It’s difficult to draw a straight analogy between the research and a single event, but Stalder suggests some compounding factors could have caused people to not report a video, or to react more slowly than you might expect. The effect, crucially, turns on whether viewers perceive they can help. It’s unclear if, scrolling through a Facebook feed and seeing a video, likely from an unknown location and time frame, users would be able to understand that they had an opportunity to take action. If they don’t know where it’s occurring, it’s not clear which law enforcement branch to contact, and it’s not clear that reporting violent content would result in someone being helped, or just the content being taken down. It’s also plausible that many simply didn’t know a reporting system — two clicks from the News Feed — was available.

Sarah T. Roberts, an assistant professor at UCLA’s Department of Information Studies who has studied content moderation, says Facebook’s contention that no one reported the shooting video is “totally plausible, in the sense that the onus on what is essentially moderating live feeds has been pushed onto the users.” The current moderation model, where viewers are placed on the front lines, is a questionable one, she says, and with video, Facebook may not have grappled adequately with its “plan to open up an incredibly powerful tool to anybody and everybody.”

Without more transparency in Facebook’s moderation process, it’s challenging to point to any combination of cause — an unintuitive course of action, a lack of education on how to report videos — as the primary problem. Is the company’s failure part of an unresolvable issue with moderating a massive community by relying on users as the front line in enforcement? When it suggests that it does not receive flags quickly enough, Facebook seems to subtly endorse this view. “We are grateful to everyone who reported these videos and other offensive content to us, and to those who are helping us keep Facebook safe every day,” Facebook said in its post after the Cleveland shooting.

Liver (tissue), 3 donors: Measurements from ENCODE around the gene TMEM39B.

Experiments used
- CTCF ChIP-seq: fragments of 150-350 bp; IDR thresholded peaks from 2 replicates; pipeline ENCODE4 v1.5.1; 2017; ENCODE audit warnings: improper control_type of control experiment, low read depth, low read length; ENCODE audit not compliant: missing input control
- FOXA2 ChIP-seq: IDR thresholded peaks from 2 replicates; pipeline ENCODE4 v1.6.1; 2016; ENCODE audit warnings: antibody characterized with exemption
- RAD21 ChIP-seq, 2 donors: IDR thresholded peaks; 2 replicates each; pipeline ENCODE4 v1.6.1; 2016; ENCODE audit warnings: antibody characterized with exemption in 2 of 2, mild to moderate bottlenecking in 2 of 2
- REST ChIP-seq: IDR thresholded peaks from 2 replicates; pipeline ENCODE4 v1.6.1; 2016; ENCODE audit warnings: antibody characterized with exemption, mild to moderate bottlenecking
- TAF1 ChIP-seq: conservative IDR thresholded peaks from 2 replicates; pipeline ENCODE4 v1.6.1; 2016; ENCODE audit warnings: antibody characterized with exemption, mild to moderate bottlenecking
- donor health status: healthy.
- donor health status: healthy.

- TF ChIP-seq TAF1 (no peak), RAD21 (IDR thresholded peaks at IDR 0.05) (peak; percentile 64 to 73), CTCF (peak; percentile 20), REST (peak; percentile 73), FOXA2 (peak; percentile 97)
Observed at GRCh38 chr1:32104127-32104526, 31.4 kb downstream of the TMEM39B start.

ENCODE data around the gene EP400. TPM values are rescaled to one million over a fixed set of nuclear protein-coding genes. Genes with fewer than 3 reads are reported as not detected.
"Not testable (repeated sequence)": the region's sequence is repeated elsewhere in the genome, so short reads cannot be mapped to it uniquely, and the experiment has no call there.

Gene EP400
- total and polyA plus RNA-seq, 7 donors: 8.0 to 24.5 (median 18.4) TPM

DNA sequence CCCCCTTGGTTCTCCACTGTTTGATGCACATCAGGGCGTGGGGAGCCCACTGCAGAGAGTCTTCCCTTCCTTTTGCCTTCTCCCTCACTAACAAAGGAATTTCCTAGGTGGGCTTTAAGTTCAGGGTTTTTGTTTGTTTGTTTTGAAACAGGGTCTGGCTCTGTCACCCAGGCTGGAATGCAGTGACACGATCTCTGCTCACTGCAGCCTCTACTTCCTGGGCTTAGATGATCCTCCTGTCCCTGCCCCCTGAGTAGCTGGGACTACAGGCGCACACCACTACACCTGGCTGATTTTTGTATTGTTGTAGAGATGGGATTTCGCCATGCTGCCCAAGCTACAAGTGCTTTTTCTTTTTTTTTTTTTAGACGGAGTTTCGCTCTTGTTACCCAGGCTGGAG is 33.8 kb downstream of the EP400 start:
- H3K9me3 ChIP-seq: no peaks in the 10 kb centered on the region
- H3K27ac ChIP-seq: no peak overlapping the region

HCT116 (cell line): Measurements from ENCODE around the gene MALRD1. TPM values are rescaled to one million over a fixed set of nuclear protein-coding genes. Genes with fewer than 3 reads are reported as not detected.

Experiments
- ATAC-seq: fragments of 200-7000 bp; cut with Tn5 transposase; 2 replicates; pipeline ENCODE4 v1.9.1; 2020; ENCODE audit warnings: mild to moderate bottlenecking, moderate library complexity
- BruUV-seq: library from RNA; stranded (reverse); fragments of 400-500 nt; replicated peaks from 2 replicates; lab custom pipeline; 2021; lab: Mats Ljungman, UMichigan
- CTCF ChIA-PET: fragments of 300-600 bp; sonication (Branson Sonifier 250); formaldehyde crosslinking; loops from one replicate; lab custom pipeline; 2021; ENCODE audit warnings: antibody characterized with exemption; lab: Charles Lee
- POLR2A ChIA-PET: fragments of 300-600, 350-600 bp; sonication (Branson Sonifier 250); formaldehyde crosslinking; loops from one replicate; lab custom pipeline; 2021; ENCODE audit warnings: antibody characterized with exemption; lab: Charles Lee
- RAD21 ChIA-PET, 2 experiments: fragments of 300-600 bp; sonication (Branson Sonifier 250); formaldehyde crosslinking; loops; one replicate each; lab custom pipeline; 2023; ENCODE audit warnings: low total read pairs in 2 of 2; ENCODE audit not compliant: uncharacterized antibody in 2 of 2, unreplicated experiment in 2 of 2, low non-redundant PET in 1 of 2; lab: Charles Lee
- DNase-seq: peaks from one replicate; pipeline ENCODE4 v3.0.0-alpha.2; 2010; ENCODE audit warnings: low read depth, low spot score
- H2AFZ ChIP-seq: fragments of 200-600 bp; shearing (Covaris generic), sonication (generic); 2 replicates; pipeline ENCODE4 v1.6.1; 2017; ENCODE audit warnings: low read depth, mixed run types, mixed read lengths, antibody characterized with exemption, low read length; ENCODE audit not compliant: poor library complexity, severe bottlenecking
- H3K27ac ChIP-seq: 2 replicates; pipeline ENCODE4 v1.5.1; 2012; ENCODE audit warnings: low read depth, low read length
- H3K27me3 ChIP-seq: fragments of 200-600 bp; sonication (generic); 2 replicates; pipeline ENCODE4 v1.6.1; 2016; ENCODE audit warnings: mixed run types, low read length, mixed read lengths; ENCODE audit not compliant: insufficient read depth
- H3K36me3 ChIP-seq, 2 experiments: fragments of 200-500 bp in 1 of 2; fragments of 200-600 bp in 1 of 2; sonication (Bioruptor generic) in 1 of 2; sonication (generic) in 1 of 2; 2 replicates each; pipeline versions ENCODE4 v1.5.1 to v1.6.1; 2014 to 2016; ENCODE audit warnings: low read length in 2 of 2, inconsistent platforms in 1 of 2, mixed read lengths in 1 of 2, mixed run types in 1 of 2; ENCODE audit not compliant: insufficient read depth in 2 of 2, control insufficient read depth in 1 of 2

One update to Facebook’s statement, coming four days after it was first posted, points to a possible break in the moderation reporting chain, and indicates that some users will report not just violence, but talk of it. The original version of the post had said there were no user reports on the first video uploaded by Stephens, where he first threatened violence. But that wasn’t true, the company said; it had “discovered additional reports from users, including reports on the first video.” A Facebook spokesperson declined to elaborate on how that may have changed the timeline, or when, exactly, those missed reports came in. Regardless, it raises questions about why they were missed, and if flags from similar, lower-profile incidents may have been similarly lost.

Again, the update ended with a qualification, suggesting a note of inevitably, and of the limits of moderation: “None of these reports, however, came in before this tragic event took place.”